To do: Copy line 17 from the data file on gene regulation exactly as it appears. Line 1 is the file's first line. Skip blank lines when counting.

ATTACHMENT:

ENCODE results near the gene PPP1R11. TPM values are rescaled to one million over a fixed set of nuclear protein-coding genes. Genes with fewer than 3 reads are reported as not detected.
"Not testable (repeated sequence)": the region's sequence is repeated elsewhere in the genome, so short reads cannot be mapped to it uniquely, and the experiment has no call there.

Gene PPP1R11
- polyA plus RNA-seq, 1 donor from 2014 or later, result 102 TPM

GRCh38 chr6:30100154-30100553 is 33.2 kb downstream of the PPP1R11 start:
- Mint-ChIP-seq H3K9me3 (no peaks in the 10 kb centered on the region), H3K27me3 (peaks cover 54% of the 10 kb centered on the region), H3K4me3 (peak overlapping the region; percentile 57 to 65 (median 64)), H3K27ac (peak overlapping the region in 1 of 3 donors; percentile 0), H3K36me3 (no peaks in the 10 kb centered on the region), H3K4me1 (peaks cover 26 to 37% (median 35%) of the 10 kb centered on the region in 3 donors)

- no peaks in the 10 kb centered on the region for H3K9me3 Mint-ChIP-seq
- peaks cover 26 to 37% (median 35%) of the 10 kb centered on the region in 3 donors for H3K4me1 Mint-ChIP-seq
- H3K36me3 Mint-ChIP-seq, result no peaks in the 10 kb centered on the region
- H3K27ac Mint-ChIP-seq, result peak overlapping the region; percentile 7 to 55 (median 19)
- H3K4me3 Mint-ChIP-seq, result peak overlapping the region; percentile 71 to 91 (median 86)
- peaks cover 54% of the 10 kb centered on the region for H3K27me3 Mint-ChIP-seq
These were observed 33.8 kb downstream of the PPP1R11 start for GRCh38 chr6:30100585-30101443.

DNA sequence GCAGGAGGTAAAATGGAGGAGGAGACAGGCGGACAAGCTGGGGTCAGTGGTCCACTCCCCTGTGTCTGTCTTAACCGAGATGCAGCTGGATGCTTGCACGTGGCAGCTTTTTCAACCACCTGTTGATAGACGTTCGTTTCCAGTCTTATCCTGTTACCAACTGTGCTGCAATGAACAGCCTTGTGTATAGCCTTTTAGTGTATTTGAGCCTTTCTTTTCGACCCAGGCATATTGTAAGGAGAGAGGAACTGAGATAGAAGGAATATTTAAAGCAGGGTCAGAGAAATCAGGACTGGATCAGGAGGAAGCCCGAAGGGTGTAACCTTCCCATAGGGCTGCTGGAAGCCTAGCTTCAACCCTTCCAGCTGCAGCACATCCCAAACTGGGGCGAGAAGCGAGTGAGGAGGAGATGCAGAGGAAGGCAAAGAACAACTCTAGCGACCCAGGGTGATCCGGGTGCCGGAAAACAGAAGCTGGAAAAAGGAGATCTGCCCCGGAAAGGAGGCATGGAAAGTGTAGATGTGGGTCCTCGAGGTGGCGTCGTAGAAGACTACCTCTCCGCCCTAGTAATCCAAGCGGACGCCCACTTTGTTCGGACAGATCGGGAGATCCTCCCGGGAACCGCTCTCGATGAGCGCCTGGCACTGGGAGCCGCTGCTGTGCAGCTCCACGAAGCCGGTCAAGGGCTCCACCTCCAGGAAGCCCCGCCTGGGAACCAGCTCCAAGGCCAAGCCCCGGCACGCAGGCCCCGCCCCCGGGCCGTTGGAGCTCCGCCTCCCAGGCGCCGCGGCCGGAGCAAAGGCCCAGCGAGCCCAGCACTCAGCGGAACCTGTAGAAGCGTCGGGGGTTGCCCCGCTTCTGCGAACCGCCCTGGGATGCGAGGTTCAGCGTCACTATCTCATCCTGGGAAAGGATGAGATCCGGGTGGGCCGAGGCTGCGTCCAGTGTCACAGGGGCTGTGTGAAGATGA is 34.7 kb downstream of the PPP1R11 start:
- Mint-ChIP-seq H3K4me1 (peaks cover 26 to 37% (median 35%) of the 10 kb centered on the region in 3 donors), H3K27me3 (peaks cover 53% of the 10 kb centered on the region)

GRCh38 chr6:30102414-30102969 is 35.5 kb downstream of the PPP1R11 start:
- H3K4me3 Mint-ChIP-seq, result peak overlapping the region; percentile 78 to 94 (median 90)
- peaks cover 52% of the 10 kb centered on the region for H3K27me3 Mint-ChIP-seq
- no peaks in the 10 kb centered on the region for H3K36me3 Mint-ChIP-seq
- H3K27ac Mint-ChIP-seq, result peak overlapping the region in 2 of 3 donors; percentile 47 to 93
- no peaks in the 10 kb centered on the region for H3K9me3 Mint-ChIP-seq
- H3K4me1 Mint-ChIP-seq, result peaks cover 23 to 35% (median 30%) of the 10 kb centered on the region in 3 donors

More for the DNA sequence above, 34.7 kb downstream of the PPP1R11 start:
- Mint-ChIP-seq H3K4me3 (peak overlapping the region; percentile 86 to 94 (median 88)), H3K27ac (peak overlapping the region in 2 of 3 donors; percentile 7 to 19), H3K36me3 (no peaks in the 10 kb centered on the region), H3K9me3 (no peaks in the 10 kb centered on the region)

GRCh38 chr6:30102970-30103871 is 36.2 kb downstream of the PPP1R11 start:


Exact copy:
- H3K4me3 Mint-ChIP-seq, result peak overlapping the region; percentile 78 to 94 (median 90)